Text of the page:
Pay-tv films

The Weekend Australian - Review - - Pay Television -

Right when you think you’ve seen ev­ery­thing comes a re­al­ity se­ries based on a sub­cul­ture you never knew ex­isted: space deal­ers. Here we meet Larry McG­lynn, Torie Var­kett and Cole Som­mers who search for, buy and sell sur­plus NASA kit. De­sir­able items in this trade in­clude the pilot’s seat from Gem­ini XII, an un­eaten as­tro­naut meal pack and a bag Buzz Aldrin took to the moon. Nat­u­rally ev­ery item they find has a story at­tached, each re­veal­ing an episode in the his­tory of space ex­plo­ration. Plus some of the stuff re­quires ex­ten­sive in­ves­ti­ga­tion if its prior pur­pose isn’t ob­vi­ous; ac­cord­ingly they some­times meet the orig­i­nal en­gi­neers and de­sign­ers in­volved in the space mis­sions. Un­usual but com­pelling view­ing. It is ax­iomatic that war is stress­ful, and com­bat­ants re­port­ing strange vi­sions or en­coun­ters are to be some­what ex­pected. This se­ries de­ploys de­clas­si­fied doc­u­ments and mil­i­tary his­to­ri­ans to try to ex­plain or de­bunk some or the weird­est claims, from gi­ant squid at­tack­ing sub­marines to un­ex­plained weaponry. It’s novel, I’ll give them that. An­cient Aliens Thurs­day, 9.30pm, His­tory Some­times you see a fact so strange you can’t be­lieve it’s cor­rect. This is the 10th sea­son of An­cient Aliens? In fact, not only is that cor­rect, de­spite the man­i­festly thin con­ceit, but sea­sons 11 and 12 have al­ready aired in the US. And iron­i­cally this se­ries is also about spot­ting in­ex­pli­ca­ble anom­alies in the an­cient his­tor­i­cal record and hy­poth­e­sis­ing ex­pla­na­tions. Pre­vi­ous episodes have looked at air­craft-shaped trin­kets found as far apart as Egypt and Colom­bia, tested their aero­nau­tic prop­er­ties, and spec­u­lated about their prove­nance. In this episode, the show asks whether an alien civil­i­sa­tion in­hab­ited Earth in the dis­tant past. Later episodes ask where rocket pi­o­neer Wern­her von Braun gained his in­spi­ra­tion. (In­trigu­ingly, an episode next sea­son asks if Aus­tralian Abo­rig­ines might have had con­tact with ex­trater­res­tri­als in the re­mote past.) Given it’s al­most cer­tainly all non­sense, I fully in­tended to mock and/or dis­miss this show but, as I couldn’t stop watch­ing, it re­ceives a qual­i­fied rec­om­men­da­tion. Bene­dict Cum­ber­batch is an ac­tor court­ing se­ri­ous over­ex­po­sure. When au­di­ences see his face, are they likely to think of the long-run­ning BBC pro­duc­tion of Sher­lock? As Khan in the re­booted Star Trek fran­chise? Or his turn in the ti­tle role of 2016’s Doc­tor Strange (Sun­day, 8.30pm, Pre­miere)? The lat­ter is very much an ori­gin story, set­ting up the for­mer sur­geon, now sor­cerer, to par­tic­i­pate in the forth­com­ing Marvel films Thor: Rag­narok and Avengers: In­fin­ity War. It is none­the­less an en­joy­able romp, with Lon­don and Hong Kong join­ing New York in get­ting smashed this time. Check out Kate Winslet in her Os­car-win­ning role as Hanna Sch­mitz in The Reader (Wed­nes­day, 8.30pm, Mas­ter­piece). Also star­ring Ralph Fi­ennes and Bruno Ganz, it tells a mem­o­rable story of love, war and re­spon­si­bil­ity. With a great cast in­clud­ing Elle Fan­ning, Christina Hen­dricks and Keanu Reeves, and a cel­e­brated young Dan­ish di­rec­tor in Ni­co­las Wind­ing Refn, The Neon De­mon (Tonight, 8.30pm, Pre­miere) looked on pa­per like a sure thing. The re­views of the Los An­ge­les-set psy­cho­log­i­cal thriller weren’t uni­formly bad; in fact they were highly po­larised, which can amount to the same out­come at the box of­fice.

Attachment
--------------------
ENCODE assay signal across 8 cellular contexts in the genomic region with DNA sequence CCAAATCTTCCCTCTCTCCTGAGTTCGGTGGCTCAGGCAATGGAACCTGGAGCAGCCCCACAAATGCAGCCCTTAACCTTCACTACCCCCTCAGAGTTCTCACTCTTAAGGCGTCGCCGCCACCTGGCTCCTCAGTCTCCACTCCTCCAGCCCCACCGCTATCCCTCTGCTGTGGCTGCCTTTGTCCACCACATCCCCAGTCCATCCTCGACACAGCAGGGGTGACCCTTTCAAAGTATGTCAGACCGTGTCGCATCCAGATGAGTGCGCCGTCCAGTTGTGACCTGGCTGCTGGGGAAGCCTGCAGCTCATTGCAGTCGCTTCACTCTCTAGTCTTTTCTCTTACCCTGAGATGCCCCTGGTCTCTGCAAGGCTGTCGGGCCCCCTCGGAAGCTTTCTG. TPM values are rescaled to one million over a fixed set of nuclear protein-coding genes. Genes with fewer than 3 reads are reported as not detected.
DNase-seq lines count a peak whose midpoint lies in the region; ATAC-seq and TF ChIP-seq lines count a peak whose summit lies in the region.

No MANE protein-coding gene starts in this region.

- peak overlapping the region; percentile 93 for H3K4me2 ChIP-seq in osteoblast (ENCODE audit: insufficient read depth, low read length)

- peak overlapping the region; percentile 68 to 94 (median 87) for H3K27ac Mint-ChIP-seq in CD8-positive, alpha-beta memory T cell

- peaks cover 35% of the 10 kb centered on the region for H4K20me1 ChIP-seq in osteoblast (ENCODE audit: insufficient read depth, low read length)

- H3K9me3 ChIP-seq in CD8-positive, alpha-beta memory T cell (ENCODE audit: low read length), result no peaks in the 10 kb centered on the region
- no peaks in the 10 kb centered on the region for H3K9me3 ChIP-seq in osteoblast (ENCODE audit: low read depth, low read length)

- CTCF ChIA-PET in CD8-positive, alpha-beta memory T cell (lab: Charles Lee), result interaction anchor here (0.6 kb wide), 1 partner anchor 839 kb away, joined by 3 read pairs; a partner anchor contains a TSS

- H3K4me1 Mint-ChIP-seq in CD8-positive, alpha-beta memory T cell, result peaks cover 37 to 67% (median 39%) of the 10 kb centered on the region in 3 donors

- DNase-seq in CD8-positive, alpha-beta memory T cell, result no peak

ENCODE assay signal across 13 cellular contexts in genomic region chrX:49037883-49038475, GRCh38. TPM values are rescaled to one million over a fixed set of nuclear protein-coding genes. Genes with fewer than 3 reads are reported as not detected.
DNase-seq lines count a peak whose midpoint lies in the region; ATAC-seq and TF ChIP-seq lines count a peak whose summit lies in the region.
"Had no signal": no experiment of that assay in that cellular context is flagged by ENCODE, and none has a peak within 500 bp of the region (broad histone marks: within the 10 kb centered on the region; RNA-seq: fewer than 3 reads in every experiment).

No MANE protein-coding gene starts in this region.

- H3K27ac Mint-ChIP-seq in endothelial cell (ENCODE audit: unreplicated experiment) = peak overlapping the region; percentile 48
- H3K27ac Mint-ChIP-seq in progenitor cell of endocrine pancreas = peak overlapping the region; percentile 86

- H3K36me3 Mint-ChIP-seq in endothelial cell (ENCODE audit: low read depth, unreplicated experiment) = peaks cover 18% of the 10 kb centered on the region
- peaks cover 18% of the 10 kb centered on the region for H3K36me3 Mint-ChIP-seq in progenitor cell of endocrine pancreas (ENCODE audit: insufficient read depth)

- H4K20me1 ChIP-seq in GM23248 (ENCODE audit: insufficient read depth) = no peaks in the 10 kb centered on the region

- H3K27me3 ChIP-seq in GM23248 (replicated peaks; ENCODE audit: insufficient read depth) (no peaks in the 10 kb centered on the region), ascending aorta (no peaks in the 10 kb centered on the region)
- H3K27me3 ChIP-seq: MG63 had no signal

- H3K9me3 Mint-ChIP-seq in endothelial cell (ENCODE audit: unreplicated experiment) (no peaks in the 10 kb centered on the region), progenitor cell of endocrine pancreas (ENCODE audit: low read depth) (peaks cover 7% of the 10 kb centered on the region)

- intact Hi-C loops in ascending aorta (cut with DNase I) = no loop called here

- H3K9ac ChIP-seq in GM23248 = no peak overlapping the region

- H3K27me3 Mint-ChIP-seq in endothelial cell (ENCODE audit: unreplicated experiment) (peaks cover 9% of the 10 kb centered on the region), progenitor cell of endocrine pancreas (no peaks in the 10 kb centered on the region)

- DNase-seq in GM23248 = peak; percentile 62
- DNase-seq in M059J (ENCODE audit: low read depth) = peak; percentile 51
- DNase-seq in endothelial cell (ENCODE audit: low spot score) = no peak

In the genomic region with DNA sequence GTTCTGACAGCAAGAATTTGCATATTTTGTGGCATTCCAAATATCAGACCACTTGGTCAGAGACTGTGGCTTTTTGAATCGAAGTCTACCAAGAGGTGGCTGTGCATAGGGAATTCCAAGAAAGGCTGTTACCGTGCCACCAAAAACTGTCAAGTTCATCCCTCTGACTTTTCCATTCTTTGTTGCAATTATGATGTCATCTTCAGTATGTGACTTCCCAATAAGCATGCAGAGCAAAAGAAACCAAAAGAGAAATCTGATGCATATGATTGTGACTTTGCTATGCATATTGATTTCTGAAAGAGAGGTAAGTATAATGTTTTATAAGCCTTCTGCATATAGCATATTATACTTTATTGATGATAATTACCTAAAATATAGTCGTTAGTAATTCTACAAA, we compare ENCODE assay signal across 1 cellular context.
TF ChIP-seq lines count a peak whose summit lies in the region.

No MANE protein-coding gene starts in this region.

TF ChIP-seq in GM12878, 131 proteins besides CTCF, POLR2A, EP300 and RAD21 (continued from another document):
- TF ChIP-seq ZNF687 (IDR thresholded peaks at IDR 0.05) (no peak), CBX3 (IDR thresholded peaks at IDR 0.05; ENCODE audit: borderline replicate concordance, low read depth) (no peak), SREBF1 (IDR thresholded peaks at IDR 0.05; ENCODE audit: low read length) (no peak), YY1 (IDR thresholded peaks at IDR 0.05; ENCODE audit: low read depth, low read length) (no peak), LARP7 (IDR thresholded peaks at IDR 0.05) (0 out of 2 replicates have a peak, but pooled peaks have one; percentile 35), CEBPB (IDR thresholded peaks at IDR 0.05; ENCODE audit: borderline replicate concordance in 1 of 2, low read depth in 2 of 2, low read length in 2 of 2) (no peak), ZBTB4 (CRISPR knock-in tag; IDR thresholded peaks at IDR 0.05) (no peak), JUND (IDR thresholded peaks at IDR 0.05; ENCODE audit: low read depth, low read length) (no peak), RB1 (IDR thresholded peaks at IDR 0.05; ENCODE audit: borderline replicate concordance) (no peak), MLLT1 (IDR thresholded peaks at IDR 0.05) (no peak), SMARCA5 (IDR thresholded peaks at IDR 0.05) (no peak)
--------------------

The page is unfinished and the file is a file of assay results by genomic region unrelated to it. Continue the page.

Mads Mikkelsen in Doc­tor Strange

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